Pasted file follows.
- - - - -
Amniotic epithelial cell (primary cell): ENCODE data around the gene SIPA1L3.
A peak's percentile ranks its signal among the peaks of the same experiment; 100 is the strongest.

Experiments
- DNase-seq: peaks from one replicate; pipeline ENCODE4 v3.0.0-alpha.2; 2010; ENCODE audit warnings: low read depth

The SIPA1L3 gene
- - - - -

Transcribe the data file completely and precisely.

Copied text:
Amniotic epithelial cell (primary cell): ENCODE data around the gene SIPA1L3.
A peak's percentile ranks its signal among the peaks of the same experiment; 100 is the strongest.

Experiments
- DNase-seq: peaks from one replicate; pipeline ENCODE4 v3.0.0-alpha.2; 2010; ENCODE audit warnings: low read depth

The SIPA1L3 gene